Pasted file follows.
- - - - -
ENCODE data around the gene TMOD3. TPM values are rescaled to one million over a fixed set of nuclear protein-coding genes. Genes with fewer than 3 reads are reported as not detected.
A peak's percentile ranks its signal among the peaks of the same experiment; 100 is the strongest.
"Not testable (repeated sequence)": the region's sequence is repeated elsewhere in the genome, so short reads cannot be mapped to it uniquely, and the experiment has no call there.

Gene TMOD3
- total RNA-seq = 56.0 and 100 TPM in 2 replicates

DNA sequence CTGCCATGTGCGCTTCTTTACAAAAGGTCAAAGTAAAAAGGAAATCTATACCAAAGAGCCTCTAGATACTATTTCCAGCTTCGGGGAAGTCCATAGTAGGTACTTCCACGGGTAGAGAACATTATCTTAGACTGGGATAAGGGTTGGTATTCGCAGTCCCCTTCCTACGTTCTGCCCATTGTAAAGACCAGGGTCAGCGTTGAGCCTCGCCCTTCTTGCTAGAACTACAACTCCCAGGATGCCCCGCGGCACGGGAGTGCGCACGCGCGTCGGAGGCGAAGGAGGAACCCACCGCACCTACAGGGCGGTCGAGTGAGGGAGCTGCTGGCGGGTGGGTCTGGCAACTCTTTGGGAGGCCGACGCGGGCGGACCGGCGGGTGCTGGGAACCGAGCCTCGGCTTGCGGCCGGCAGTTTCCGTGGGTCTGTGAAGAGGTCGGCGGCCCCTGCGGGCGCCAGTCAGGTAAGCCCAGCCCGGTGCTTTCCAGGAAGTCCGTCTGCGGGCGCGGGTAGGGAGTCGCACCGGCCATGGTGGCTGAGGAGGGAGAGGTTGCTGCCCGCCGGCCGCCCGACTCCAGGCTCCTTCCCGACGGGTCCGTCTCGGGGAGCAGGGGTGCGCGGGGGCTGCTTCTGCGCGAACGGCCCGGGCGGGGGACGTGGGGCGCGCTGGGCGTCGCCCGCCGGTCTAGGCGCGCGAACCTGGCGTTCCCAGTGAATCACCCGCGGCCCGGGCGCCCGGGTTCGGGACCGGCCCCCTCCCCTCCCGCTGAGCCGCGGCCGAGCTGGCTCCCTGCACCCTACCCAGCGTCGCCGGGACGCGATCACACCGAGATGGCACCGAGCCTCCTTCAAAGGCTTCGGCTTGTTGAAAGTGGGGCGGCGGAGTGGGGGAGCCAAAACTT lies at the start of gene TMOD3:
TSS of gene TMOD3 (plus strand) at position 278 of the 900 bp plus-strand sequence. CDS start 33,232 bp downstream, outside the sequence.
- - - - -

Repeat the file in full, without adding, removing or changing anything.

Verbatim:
ENCODE data around the gene TMOD3. TPM values are rescaled to one million over a fixed set of nuclear protein-coding genes. Genes with fewer than 3 reads are reported as not detected.
A peak's percentile ranks its signal among the peaks of the same experiment; 100 is the strongest.
"Not testable (repeated sequence)": the region's sequence is repeated elsewhere in the genome, so short reads cannot be mapped to it uniquely, and the experiment has no call there.

Gene TMOD3
- total RNA-seq = 56.0 and 100 TPM in 2 replicates

DNA sequence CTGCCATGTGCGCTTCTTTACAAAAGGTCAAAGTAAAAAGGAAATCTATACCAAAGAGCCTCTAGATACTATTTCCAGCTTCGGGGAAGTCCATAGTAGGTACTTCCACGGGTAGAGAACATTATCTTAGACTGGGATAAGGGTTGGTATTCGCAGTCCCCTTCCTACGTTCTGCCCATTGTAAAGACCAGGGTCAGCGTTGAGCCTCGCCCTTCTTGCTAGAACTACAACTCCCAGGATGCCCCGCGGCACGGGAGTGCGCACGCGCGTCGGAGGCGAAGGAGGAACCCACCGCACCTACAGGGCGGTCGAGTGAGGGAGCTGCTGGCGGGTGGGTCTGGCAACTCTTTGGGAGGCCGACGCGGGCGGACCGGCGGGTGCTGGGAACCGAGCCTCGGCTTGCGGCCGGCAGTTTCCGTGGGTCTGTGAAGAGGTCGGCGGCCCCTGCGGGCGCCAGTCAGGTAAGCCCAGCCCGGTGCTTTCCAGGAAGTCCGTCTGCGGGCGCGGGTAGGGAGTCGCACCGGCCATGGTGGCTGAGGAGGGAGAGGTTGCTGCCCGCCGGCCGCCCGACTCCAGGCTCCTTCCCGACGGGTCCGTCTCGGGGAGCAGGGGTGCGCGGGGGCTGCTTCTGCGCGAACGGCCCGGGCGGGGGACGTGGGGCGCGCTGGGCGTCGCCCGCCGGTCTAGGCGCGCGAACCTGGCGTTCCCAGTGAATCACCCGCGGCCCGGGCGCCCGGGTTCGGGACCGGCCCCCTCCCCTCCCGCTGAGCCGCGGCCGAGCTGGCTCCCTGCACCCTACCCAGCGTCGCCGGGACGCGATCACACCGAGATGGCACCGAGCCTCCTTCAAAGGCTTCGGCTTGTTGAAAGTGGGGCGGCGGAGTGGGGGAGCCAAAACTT lies at the start of gene TMOD3:
TSS of gene TMOD3 (plus strand) at position 278 of the 900 bp plus-strand sequence. CDS start 33,232 bp downstream, outside the sequence.